type taboo

What are your feelings on stretching type?
(realising I may be shot for saying it)
I've always been told by graphic design puritans, that it's a no-no, and tried to follow these rules in my own work. I see a lot of stretching, embossing, drop shadows various 'filter effects' in my neck of the woods, which makes me cringe, or am I being too harsh?

baker st
12 Jun 2007 — 2:11am

Big no-no!!!
I have seen my share of similar aggrevations over the year & I think the problem is that graphic design is probably the field where most amateurs work. Eg. my ex-boss ussed to do a lot of stretching as well, but I think that lied in his more technical oldschool handset "cut & pasterie" printing background. These people were taken by surprise by the digital era of graphic design & propably thrilled to be able to easily stretch of font to fit some space. The other problem is that too many people out there consider themselves lucky & make their own logo in Word using WordArt... I've actually seen logo's made in Exell, go figure.
For people who grew up in the digital era it's probably a lot easier to take (dis*)advantage of the technology. For certain projects I was even professionally obliged to use as manyy filters, embosses, shadows & all that crap as possible, because the client wanted it to look "classy". People don't appreciate simplicity anymore. Too much choice leads to more bad decisions. That's the burden of consequence.
You might want to read this thread: http://typophile.com/node/32874

* depending on who's doing what

Big go ahead (if you know what you are doing!)
Some faces can take the stretching and compressing better than others, see for instance here: http://www.gerardunger.com/allmytypedesigns/allmytypedesigns20.html
To do stretching the face must be:

—Sans serif
—Have a dynamic stroke
—Have a low contrast

Interesting to see the opposing responses. I have to say though, I'm deffinitley more inclined to lean towards the classic treatment of type. Not to say I'm incapable of pushing the boat out for a fresh modern solution; it's simply the fear of, if we have full digital control over typographic manipulation, where should we draw the line?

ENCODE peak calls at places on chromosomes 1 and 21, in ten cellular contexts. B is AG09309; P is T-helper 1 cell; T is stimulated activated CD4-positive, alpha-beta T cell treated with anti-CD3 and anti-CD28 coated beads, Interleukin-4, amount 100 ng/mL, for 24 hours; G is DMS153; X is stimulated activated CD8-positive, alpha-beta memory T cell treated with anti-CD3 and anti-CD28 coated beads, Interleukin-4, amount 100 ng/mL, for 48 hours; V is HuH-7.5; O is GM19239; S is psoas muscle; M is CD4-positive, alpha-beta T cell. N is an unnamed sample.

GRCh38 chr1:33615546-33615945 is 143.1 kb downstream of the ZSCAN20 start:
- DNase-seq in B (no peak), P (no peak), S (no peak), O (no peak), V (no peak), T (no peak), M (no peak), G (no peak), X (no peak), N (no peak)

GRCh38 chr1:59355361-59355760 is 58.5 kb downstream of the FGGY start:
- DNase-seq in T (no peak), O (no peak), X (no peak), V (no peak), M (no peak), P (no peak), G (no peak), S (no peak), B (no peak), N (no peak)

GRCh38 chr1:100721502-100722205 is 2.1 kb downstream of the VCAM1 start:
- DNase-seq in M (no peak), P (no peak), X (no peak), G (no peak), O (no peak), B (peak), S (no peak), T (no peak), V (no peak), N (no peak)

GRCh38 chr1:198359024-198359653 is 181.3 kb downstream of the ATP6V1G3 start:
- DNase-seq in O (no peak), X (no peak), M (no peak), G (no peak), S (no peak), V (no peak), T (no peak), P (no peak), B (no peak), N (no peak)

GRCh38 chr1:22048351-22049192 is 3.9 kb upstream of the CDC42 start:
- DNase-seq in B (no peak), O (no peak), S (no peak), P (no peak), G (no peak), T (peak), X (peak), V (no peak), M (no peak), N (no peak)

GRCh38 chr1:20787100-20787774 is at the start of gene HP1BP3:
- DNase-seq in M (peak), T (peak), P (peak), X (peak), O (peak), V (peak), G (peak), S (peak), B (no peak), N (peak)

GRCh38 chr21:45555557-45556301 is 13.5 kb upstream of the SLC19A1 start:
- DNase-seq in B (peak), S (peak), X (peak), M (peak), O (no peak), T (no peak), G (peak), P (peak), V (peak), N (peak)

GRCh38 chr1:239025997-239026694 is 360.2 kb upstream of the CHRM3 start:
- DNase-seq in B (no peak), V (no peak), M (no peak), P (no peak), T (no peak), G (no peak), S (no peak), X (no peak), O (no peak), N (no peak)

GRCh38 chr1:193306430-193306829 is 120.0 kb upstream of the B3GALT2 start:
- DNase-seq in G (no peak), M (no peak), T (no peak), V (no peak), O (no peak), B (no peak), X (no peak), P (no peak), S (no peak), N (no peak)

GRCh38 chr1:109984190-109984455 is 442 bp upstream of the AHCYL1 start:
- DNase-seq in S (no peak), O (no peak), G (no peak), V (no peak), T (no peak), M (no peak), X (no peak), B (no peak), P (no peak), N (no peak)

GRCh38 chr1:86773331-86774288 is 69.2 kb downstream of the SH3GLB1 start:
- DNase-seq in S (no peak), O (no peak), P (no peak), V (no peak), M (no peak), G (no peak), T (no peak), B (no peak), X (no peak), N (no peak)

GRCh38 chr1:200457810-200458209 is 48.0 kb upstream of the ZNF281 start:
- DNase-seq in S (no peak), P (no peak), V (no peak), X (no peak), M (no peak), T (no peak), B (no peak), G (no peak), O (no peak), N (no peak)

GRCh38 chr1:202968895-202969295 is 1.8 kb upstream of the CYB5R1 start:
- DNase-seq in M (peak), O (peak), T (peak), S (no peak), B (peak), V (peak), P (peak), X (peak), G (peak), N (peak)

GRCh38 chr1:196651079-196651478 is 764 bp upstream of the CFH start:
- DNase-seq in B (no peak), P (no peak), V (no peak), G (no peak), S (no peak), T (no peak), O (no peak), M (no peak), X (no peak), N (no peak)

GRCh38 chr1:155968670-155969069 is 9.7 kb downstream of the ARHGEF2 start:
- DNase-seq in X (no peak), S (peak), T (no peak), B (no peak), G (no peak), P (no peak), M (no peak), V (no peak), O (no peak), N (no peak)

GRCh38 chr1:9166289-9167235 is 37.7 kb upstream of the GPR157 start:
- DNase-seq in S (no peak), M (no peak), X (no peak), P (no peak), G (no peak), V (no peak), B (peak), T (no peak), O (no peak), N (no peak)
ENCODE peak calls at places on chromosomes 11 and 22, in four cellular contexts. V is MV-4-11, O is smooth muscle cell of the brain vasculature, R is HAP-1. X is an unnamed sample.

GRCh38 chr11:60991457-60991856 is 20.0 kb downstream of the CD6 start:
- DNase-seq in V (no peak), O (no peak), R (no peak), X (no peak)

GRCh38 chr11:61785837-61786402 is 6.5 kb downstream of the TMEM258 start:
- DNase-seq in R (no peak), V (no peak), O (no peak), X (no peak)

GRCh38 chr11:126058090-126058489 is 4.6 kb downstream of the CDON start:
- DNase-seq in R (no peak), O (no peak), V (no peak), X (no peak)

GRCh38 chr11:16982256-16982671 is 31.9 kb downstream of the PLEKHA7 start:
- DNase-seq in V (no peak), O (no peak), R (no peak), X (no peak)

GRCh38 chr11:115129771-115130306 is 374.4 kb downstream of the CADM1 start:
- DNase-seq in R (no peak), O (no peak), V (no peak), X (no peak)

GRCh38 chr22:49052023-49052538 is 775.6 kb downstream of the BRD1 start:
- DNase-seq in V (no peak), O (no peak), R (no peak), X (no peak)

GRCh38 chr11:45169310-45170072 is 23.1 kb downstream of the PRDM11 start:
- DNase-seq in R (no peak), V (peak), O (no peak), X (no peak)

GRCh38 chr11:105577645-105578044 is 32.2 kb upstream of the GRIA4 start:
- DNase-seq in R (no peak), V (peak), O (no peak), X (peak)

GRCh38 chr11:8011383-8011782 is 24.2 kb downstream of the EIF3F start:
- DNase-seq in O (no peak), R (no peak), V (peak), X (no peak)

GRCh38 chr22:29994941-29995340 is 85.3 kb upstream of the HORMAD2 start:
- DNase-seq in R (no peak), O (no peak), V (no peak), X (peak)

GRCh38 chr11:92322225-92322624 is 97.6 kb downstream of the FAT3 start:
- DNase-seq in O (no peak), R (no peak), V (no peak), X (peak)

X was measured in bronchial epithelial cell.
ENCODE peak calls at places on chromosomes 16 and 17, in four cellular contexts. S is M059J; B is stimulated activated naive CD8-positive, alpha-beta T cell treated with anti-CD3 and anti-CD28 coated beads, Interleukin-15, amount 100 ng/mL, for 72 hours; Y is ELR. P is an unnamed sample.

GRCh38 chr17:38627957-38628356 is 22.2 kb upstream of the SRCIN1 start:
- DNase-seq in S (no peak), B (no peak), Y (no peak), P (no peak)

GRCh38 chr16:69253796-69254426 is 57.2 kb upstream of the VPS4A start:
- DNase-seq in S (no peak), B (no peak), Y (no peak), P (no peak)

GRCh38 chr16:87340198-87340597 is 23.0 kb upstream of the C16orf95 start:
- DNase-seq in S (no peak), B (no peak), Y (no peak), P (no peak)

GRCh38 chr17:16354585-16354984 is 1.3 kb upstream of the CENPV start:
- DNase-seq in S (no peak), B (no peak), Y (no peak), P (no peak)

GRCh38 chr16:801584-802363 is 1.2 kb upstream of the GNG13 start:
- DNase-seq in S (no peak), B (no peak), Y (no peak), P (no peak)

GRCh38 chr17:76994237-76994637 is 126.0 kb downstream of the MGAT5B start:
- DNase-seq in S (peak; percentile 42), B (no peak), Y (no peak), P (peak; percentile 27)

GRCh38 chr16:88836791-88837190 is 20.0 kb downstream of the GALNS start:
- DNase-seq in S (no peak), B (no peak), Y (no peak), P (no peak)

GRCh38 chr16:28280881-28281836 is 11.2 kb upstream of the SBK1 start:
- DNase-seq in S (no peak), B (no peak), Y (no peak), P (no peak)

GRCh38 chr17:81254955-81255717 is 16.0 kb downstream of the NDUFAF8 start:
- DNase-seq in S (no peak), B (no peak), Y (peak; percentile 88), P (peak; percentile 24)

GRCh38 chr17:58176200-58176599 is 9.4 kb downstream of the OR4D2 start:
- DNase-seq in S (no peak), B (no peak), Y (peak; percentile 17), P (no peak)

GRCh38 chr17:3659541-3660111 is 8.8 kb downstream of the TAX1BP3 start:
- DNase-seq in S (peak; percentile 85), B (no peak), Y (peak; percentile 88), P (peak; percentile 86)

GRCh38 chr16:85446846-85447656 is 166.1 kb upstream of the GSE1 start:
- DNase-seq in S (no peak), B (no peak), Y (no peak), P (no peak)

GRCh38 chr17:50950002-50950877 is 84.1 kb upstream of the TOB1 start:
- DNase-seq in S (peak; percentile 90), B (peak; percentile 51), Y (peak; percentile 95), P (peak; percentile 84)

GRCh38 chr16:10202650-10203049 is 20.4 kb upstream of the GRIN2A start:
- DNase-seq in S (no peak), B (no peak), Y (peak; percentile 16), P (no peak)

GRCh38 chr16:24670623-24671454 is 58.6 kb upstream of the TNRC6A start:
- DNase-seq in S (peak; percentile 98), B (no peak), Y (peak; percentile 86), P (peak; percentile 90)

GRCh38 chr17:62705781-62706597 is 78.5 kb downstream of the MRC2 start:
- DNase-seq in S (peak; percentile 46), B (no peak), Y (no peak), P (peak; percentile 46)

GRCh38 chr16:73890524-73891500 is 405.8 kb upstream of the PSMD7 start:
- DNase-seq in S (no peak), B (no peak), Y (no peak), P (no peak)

If a font has to be stretched in order to fit, was it the right choice in the first place? During my time in college, a visiting lecturer looked over my shoulder as I was stretching type vertically on screen to fit a poster; he's still alive, but I remember most of the blood leaving his face at the time. He deffinitley knew his stuff, so from that point on, I was more careful in my treatment.
To Clauses, I don't profess to be a master typographer or anything so it's good to see your point of view

If you look in Bringhurst, The Elements of Typographic Style, you can read in the section on the methods of justification: "In this book, for example, the justification engine has been permitted to [...] adjust the width of individual characters by [plus or minus] 2%." That is stretching.

Oh, and do you think it's a good/bad idea to a refer a client to a design archive site like AIGA; with the intention of demonstrating to them how the likes of visual hierarchy and appreciation for proper layout can lead to superior, award winning design?

Michel, that's new to me. So a very subtle stretching of the type is acceptable when justifing text? What is this method usually intended for?

I think the problem is that graphic design is probably the field where most amateurs work. - Hear Hear

Working in a small office, I see type butchered on a regular basis. It's difficult to watch and not say anything, but I don't have control over all the reports/presentations. My services are available, but I'm not always available. So, a lot of the amateurs designers are taking things into their own hands and doing what NEEDS to be done. Their tools are primitive and their knowledge about what's right and wrong is limited. They stretch and smush and cram and drag as needed. It's not because they think that's aesthetically pleasing, it's because that's what they need to do when using the software available.